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Publisher's Summary

Shortlisted for the Man Booker International Prize 2017.

'Nobody can leave an island. An island is a cosmos in a nutshell, where the stars slumber in the grass beneath the snow. But occasionally someone tries....

Ingrid Barrøy is born on an island that bears her name - a holdfast for a single family, their livestock, their crops, their hopes and dreams.

Her father dreams of building a quay that will connect them to the mainland, but closer ties to the wider world come at a price. Her mother has her own dreams - more children, a smaller island, a different life - and there is one question Ingrid must never ask her.

Island life is hard, a living scratched from the dirt or trawled from the sea, so when Ingrid comes of age, she is sent to the mainland to work for one of the wealthy families on the coast.

But Norway too is waking up to a wider world, a modern world that is capricious and can be cruel. Tragedy strikes, and Ingrid must fight to protect the home she thought she had left behind.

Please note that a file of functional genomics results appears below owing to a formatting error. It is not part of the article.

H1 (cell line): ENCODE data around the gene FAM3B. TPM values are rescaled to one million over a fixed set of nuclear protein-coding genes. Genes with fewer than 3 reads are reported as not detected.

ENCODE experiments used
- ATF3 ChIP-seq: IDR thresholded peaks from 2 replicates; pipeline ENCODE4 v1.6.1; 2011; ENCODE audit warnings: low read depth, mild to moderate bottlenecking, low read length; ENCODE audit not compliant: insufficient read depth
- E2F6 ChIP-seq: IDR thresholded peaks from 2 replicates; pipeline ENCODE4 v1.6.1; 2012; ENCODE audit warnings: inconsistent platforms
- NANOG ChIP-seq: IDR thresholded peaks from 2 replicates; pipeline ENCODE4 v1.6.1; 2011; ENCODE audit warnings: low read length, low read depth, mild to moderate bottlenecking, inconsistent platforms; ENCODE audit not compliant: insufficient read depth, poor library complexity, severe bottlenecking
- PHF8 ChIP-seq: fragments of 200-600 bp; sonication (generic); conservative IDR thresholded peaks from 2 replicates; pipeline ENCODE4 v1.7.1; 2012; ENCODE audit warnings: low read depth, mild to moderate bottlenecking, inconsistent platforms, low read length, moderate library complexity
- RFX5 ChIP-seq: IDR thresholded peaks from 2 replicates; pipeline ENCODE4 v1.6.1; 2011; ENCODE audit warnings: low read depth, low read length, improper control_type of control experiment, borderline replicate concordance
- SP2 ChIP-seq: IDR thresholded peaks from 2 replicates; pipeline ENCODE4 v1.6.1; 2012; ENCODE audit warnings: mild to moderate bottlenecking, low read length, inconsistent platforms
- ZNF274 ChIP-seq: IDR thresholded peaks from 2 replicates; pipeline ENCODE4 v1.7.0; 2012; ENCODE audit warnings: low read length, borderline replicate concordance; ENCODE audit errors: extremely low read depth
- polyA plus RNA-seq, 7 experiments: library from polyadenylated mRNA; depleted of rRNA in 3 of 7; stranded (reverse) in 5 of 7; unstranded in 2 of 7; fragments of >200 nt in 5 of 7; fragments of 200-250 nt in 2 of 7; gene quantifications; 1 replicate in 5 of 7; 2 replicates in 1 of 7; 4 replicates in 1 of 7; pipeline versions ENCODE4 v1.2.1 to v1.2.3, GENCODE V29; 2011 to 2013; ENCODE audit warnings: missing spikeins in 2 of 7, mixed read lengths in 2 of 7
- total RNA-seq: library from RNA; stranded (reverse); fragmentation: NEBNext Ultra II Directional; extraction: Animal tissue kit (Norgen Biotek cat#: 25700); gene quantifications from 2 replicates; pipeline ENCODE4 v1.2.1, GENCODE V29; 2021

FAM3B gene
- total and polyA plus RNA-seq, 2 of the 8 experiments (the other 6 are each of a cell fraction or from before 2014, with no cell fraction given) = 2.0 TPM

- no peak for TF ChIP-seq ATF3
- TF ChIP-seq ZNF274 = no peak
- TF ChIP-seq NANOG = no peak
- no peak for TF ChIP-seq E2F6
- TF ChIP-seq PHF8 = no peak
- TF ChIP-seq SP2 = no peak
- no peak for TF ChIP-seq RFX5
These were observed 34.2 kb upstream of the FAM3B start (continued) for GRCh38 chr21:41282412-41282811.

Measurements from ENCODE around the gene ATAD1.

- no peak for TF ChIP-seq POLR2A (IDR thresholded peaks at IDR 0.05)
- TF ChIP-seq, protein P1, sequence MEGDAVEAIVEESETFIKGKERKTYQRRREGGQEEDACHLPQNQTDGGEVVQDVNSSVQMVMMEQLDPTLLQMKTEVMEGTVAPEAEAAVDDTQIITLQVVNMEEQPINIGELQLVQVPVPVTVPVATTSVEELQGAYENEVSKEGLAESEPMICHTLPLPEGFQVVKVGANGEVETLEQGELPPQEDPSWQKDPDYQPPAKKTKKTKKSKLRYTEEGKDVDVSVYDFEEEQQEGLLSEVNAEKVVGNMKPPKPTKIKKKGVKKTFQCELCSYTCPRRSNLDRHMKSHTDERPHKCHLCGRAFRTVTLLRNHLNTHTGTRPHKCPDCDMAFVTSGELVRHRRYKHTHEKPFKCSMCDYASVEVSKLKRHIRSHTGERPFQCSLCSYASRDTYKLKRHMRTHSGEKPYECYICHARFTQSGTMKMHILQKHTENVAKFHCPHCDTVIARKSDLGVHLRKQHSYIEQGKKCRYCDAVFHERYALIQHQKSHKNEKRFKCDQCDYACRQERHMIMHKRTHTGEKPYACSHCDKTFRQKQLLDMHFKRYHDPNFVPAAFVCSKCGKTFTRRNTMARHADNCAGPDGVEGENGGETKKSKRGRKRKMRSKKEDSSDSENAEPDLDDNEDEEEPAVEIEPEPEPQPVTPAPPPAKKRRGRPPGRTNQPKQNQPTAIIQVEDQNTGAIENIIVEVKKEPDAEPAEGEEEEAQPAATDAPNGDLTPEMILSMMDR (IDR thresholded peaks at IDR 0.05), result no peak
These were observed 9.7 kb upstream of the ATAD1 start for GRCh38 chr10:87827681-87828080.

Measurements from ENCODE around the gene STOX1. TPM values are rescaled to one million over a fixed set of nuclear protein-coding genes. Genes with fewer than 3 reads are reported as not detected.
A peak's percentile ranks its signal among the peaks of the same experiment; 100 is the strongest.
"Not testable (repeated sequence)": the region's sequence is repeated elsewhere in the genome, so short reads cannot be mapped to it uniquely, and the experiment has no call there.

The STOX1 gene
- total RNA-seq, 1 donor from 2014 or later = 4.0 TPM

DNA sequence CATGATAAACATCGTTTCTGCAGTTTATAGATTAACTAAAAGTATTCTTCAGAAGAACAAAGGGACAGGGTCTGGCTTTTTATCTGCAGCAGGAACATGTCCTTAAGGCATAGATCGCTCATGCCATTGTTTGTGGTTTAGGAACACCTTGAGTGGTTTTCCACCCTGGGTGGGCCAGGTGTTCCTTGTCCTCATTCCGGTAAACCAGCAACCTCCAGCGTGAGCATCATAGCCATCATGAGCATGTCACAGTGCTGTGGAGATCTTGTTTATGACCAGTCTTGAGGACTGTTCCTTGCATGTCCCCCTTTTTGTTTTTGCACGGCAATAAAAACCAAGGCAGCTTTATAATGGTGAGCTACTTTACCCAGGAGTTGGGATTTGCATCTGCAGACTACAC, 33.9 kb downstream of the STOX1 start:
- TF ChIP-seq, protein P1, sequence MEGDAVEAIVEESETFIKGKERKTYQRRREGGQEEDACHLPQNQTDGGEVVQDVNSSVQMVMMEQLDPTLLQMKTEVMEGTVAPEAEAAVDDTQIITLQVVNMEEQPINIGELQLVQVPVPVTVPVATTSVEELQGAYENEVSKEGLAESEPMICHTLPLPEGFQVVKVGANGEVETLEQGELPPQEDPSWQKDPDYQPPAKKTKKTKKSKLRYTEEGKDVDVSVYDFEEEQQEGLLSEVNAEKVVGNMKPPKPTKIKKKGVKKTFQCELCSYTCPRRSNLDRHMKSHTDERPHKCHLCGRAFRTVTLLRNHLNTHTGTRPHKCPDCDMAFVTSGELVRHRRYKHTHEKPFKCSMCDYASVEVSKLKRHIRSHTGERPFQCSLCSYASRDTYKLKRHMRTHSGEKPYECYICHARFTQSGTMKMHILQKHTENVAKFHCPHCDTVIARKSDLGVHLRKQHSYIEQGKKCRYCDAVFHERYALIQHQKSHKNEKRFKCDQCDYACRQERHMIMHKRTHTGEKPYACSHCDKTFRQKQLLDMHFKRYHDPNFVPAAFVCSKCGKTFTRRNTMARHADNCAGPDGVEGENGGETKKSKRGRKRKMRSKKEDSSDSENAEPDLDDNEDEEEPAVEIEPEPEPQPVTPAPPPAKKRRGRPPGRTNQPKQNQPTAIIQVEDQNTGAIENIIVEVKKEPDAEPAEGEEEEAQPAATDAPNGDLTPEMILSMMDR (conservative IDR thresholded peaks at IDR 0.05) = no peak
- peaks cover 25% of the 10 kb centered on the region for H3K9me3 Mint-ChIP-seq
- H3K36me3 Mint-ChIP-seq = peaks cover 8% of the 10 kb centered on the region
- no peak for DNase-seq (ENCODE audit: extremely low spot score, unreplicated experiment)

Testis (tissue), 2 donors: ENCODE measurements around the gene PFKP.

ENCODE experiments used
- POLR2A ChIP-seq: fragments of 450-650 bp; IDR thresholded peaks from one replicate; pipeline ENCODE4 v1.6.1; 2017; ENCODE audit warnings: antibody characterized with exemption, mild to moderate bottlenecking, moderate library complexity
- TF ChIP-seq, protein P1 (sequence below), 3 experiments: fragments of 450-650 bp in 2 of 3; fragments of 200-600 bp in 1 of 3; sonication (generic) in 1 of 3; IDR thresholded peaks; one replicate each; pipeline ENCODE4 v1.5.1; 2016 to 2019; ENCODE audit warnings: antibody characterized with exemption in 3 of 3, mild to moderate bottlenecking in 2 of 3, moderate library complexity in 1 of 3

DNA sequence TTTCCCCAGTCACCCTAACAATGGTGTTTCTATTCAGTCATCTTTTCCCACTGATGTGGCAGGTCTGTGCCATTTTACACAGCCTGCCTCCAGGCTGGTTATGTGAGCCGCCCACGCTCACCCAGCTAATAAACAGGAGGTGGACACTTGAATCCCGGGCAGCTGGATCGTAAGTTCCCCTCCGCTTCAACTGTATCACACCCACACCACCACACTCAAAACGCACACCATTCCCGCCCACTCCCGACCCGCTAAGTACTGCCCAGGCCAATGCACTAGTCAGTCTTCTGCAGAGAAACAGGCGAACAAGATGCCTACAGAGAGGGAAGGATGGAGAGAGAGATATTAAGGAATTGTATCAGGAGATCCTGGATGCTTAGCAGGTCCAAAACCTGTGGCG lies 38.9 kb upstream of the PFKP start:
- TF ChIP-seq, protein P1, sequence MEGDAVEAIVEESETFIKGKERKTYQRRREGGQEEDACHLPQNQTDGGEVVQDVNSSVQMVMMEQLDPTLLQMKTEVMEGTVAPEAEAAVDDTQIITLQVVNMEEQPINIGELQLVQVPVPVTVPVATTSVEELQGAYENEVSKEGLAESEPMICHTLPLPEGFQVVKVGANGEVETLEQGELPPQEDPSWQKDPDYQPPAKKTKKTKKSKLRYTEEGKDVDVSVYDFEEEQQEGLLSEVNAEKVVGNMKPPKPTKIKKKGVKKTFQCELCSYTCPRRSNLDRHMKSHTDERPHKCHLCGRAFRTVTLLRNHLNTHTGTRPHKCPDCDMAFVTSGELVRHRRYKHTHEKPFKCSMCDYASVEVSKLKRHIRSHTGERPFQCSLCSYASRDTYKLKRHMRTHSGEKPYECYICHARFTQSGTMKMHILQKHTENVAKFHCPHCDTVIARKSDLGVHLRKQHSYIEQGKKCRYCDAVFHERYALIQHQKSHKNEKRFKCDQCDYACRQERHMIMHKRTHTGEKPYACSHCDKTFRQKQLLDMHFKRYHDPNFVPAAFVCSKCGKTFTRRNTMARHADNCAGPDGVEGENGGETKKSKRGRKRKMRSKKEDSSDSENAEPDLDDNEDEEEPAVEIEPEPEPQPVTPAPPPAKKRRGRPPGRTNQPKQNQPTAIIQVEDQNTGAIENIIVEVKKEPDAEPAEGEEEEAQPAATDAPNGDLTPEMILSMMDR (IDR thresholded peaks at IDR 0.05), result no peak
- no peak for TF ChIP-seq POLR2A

Translated from the Norwegian by Don Bartlett and Don Shaw.

©2013 Cappelen Damm AS (P)2016 W F Howes Ltd

What listeners say about The Unseen

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Profile Image for J. R. Marriott
  • J. R. Marriott
  • 06-24-18

The worst narration I have ever heard

The narration on this is so bad I almost stopped immediately. It sounds like one of those amateur audiobook recordings. Really peculiar and jarring narration.

This narrator has terrible pacing, and often doesn't seem to understand the words she is reading. Its almost as if she doesn't realise that you need to read ahead of the words you are speaking so you'll use the correct intonation.